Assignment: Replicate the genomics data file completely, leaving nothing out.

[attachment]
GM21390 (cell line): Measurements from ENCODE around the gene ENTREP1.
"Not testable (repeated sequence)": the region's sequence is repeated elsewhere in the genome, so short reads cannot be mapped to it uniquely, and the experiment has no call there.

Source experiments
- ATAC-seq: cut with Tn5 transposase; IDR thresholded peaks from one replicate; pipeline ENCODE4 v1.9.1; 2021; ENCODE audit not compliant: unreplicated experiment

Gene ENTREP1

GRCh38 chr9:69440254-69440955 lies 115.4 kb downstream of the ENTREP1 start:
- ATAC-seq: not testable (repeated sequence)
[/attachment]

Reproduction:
GM21390 (cell line): Measurements from ENCODE around the gene ENTREP1.
"Not testable (repeated sequence)": the region's sequence is repeated elsewhere in the genome, so short reads cannot be mapped to it uniquely, and the experiment has no call there.

Source experiments
- ATAC-seq: cut with Tn5 transposase; IDR thresholded peaks from one replicate; pipeline ENCODE4 v1.9.1; 2021; ENCODE audit not compliant: unreplicated experiment

Gene ENTREP1

GRCh38 chr9:69440254-69440955 lies 115.4 kb downstream of the ENTREP1 start:
- ATAC-seq: not testable (repeated sequence)